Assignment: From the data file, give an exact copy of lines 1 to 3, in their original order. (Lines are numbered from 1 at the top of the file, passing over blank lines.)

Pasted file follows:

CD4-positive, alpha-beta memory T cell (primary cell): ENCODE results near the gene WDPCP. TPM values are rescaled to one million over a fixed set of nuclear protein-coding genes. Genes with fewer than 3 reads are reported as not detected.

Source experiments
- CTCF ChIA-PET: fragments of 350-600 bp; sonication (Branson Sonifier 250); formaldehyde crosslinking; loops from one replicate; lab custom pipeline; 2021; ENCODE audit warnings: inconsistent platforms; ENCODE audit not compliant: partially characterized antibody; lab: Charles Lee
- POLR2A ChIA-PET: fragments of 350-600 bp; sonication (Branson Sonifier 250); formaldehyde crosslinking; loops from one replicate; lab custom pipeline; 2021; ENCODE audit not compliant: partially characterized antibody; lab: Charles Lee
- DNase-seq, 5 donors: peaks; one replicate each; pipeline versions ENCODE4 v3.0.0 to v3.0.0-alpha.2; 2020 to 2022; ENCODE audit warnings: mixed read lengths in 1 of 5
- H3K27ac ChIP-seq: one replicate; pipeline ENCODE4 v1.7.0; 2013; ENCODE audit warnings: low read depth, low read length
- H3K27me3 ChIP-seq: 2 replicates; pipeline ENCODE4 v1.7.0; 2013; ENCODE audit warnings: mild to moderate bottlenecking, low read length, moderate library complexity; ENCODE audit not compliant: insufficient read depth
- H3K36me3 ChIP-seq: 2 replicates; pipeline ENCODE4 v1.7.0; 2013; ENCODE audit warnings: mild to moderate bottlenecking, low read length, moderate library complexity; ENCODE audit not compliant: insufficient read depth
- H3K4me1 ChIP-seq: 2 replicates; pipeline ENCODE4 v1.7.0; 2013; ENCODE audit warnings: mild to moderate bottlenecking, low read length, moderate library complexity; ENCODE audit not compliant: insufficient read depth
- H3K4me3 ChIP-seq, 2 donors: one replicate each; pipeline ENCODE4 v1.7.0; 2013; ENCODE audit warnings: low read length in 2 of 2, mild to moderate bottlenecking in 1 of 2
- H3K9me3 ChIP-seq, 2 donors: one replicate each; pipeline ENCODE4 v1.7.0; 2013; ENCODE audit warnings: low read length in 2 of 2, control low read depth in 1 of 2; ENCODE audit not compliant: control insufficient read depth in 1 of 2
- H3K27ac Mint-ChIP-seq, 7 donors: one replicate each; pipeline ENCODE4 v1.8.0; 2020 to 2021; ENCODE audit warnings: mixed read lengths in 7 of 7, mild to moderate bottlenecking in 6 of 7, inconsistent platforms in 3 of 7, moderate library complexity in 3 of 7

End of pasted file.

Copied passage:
CD4-positive, alpha-beta memory T cell (primary cell): ENCODE results near the gene WDPCP. TPM values are rescaled to one million over a fixed set of nuclear protein-coding genes. Genes with fewer than 3 reads are reported as not detected.

Source experiments
- CTCF ChIA-PET: fragments of 350-600 bp; sonication (Branson Sonifier 250); formaldehyde crosslinking; loops from one replicate; lab custom pipeline; 2021; ENCODE audit warnings: inconsistent platforms; ENCODE audit not compliant: partially characterized antibody; lab: Charles Lee